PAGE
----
Lege Artis Medicinae

[NOVEL ASPECTS OF COX-2 SELECTIVE NON-STEROIDAL ANTI-INFLAMMATORY DRUG THERAPY]

MŰZES Györgyi

NOVEMBER 30, 2004

Lege Artis Medicinae - 2005;15(01 klsz)

[The cyclooxygenase (COX) metabolic pathway and prostaglandin production appear to play a causal role in the promotion and progression of human cancers. Recently COX-2 has received a great deal of interest since it is frequently overexpressed in a wide spectrum of cancers and precancerous lesions. Furthermore, elevated production of prostanoids (particularly PGE2) via COX-2 is associated with several pro-carcinogenic effects including increased proliferation, apoptosis resistance, tumor neoangiogenesis and invasiveness, host immunosuppression, and altered xenobiotic metabolism. Inhibitors of COX-1 and COX-2 (aspirin and most other nonsteroidal anti-inflammatory drugs) and of COX-2 alone (e.g. coxibs) have shown cancer preventive efficacy in epidemiological studies, experimental studies and in human clinical trials. Due to their improved side effect profile, COX-2 selective inhibitors appear to hold substantial promise for long-term administration in the setting of cancer prevention. Emerging data suggest that these agents may have potential in cancer treatment as well. In addition recent results indicate that COX-2 enzyme is also overexpressed in inflammatory processes of the central nervous system, e.g. in Alzheimer’s disease, so its suppression could offer a possible new therapeutic strategy even in the prevention and treatment of Alzheimer’s disease.]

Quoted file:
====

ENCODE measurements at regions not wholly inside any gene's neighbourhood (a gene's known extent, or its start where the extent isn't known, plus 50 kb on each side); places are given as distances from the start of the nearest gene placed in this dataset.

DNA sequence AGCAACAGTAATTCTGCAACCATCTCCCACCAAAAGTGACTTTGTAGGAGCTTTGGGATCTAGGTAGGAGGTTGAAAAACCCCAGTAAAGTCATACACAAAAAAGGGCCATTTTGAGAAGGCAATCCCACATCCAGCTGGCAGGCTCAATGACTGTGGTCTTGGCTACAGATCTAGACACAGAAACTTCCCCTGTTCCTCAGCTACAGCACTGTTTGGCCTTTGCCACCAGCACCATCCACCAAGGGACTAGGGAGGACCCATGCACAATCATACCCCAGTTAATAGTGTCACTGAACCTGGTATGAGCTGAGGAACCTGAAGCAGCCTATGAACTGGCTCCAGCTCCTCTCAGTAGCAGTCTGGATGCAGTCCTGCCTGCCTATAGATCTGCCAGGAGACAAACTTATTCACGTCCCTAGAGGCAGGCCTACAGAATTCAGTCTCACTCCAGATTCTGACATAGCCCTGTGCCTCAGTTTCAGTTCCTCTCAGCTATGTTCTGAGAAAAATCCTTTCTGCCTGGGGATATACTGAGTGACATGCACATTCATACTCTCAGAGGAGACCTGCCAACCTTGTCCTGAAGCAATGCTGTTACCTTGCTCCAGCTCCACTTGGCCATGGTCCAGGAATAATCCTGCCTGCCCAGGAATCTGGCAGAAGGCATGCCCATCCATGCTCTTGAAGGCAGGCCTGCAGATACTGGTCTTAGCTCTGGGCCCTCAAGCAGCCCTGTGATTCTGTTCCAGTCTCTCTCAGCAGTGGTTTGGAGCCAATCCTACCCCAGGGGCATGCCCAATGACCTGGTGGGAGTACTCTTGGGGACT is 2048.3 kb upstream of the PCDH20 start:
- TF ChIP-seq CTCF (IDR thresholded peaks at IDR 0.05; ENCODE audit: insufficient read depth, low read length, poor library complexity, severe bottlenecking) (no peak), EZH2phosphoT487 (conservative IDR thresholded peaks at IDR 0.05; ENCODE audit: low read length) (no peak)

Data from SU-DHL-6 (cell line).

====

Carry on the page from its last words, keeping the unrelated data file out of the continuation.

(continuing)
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[PHARMACEUTICAL PREVENTION OF THE UPPER GASTROINTESTINAL SIDE-EFFECTS OF NSAID THERAPY]

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[Nonsteroidal anti-inflammatory drugs (NSAIDs) reduce pain and inflammation in patients with rheumatoid arthritis and osteoarthritis. However, they are also associated with a significant risk of gastrointestinal events with clinical and economic consequences. It is mandatory to rationalise the use of different NSAID treatment strategies in patients with varying degrees of gastrointestinal and cardiovascular risk. In patients for those aged <65 years with no previous gastrointestinal event and not concurrently on aspirin (low risk patients), the use of an NSAID should be considered as appropriate. For patients with a previous gastrointestinal event (high risk patients) or who concurrently received aspirin, an NSAID alone should be rated as inappropriate and either a coxib or selective cyclooxygenase-2 inhibitor, or an NSAID + proton pump inhibitor combination is considered as appropriate. Finally, for patients aged >65 years with a previous gastrointestinal event and on aspirin (patients with very high risk) a coxib in conjunction with a proton pump inhibitor is considered to be the best therapeutic strategy.]

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[Changes to Gastroenterology Specialist Training Following Hungary’s Accession to the European Union]

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[FROM ASPIRIN TO COXIBS - JANUS-FACE OF THE NONSTEROIDAL ANTI-INFLAMMATORY THERAPY]

NEMESÁNSZKY Elemér